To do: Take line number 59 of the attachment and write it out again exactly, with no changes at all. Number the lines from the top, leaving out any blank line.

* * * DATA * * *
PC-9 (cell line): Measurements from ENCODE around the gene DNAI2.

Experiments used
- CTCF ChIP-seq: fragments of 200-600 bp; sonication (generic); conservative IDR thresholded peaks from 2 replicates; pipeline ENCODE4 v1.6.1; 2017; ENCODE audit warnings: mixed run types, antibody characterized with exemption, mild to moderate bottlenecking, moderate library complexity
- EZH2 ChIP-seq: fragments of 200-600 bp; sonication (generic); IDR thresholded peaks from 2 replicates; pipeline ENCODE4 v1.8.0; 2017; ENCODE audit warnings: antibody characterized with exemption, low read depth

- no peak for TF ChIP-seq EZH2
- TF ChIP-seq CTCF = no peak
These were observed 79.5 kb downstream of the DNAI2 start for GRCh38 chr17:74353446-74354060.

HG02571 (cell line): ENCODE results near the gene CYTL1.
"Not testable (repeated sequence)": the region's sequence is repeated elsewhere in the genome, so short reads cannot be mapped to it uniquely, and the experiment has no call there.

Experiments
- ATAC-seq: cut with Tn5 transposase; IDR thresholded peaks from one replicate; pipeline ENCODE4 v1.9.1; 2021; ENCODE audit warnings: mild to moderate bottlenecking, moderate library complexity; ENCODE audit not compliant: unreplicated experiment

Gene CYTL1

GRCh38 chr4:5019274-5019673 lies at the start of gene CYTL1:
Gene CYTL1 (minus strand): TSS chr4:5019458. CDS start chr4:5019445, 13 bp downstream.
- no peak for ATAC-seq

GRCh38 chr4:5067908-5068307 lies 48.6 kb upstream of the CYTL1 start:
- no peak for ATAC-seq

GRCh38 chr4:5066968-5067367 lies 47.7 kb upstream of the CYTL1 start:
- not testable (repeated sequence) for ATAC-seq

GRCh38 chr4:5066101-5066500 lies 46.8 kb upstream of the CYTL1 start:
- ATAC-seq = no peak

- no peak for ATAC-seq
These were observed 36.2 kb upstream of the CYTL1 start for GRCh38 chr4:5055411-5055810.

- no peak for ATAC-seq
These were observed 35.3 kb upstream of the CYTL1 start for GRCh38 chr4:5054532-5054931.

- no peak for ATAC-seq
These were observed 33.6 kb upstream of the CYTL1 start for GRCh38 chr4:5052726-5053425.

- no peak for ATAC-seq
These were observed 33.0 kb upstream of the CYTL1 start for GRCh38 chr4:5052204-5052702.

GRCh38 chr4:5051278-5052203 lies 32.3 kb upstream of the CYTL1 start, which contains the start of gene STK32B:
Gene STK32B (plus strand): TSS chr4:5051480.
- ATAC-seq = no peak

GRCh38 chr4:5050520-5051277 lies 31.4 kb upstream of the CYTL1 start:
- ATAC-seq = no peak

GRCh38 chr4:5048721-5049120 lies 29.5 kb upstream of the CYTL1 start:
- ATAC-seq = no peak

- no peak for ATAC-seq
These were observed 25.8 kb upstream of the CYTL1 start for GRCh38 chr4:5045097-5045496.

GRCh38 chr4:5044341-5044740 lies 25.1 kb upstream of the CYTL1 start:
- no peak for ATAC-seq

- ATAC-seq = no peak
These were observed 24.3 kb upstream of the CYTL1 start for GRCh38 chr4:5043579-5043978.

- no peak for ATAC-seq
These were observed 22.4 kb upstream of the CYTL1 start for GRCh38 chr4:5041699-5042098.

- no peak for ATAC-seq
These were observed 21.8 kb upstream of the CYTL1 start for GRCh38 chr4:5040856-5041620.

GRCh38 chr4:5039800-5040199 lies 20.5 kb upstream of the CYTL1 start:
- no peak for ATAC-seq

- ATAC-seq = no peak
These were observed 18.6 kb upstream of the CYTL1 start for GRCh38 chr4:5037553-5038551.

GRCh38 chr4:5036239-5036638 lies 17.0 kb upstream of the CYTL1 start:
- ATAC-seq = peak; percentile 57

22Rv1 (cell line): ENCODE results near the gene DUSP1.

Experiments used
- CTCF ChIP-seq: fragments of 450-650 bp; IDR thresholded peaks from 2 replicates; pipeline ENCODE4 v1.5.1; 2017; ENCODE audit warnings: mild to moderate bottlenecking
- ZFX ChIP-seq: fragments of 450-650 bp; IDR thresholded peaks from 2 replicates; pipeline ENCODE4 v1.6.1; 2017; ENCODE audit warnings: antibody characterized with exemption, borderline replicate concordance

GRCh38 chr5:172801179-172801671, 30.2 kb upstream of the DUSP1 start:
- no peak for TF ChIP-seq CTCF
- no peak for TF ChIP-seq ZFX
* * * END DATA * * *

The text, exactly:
- no peak for TF ChIP-seq ZFX